The Egyptian Initiative for Personal Rights (EIPR) said that the Court of Cassation’s ruling today to overturn the conviction of ousted president Mubarak and his interior minister Habib al-Adli was the expected outcome of a flawed, disappointing trial. The EIPR said that the retrial must avoid the grave mistakes of the first trial that led to the annulment of the judgments issued.
In a report issued today titled “Mubarak’s First Trial: A Wasted Opportunity for Justice,” the EIPR offers a legal and political analysis of the trial and its flaws from the initial investigations to the issuance of the judgment in June 2012.
The report also contains recommendations on how to avoid the same blunders and defects in the retrial, most significantly a recommendation to again refer the case file to the Public Prosecution for the inclusion of new evidence and to name the actual killers of revolutionaries as new defendants in the case.
“The trial was disappointing from the beginning of the investigations and through the pronouncement of the judgment,” said Hoda Nasrallah, an attorney with EIPR’s criminal justice unit. “Despite popular optimism that justice would be served after seeing Mubarak and his cronies behind bars in court, what we ended up seeing were superficial, negligent inquiries that did not aspire to identify the real perpetrators of the crimes. Moreover, the trial was limited to crimes committed in the first seven days of the Revolution and to those victims who died or were injured in public squares only.”
She added, “The verdict in the case came as a huge shock, exonerating the security apparatus of any responsibility for demonstrators’ deaths and convicting the ex-president and his interior minister only because they failed to intervene to stop the killing, which the court ruled was committed by unknown elements.”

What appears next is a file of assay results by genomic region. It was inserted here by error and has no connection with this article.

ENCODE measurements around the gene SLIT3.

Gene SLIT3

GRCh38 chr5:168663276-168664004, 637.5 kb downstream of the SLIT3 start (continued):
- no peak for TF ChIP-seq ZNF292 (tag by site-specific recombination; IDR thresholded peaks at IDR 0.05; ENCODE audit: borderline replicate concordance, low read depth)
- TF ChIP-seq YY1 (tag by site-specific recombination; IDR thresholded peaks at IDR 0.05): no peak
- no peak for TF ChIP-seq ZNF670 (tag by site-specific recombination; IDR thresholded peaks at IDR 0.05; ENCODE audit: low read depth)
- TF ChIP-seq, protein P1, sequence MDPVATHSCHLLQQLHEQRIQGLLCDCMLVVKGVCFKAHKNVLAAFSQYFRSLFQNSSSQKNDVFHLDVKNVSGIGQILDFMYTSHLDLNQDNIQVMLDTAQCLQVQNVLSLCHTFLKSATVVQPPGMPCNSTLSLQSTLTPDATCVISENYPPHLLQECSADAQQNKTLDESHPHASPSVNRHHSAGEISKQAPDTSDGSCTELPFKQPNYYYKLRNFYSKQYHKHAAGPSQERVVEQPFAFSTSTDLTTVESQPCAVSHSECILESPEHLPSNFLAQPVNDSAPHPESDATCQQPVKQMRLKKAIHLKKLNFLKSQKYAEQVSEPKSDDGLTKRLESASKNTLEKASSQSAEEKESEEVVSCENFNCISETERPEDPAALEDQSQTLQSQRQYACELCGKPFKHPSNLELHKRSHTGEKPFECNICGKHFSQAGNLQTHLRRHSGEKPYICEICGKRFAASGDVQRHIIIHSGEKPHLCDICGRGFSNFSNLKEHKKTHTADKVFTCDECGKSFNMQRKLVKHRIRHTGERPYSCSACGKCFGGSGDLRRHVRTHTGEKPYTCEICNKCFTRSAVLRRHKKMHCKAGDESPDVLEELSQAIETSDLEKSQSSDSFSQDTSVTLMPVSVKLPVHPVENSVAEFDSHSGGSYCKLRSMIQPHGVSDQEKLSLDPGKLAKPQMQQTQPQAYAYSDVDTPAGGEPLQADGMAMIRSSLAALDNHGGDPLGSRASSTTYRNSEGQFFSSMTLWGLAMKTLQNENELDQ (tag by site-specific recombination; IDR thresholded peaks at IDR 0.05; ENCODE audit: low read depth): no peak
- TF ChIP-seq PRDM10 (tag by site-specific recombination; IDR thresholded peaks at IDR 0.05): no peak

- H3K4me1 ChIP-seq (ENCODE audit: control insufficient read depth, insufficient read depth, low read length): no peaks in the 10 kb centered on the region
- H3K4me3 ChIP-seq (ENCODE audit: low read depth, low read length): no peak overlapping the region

In its analysis, the EIPR states that the primary cause of the flawed judgment handed down by the Cairo felony court was that the prosecution went through the same security and judicial channels that were designed to protect the Mubarak regime and prevent any accountability even after the president stepped down. The personnel in these institutions, their structure and the legislative framework that governs them remained unchanged.
The EIPR’s analysis notes that politics, not a quest for justice, was the principal factor determining the conduct of those overseeing the trial, both in the Public Prosecution and the judicial panel. The Public Prosecution faced harsh criticism in the case for its severe dereliction of duty, its unjustified delay in opening an investigation and the fact that at times it was extremely slow to refer defendants to trial while at others it was unaccountably swift in completing its investigation. Moreover, the investigation ignored some suspects though evidence suggests their involvement in the crimes being prosecuted, yet further indication of the prosecution’s failure to identify the actual perpetrators.
Regarding the performance of the bench, the EIPR analysis notes that the court disregarded motions by lawyers for the victims to separate the charges of killing demonstrators from the corruption charges. It also rejected motions by victims’ lawyers to return the case file to the Public Prosecution to include the names of the original perpetrators as respondents in the case. Furthermore, the court panel refused to allow victims’ attorneys to question Field Marshall Hussein Tantawi during his testimony.
The EIPR analysis adds that the court disregarded the statements of more than 1,300 witnesses taken by the prosecution and cited as evidence in the referral order to prove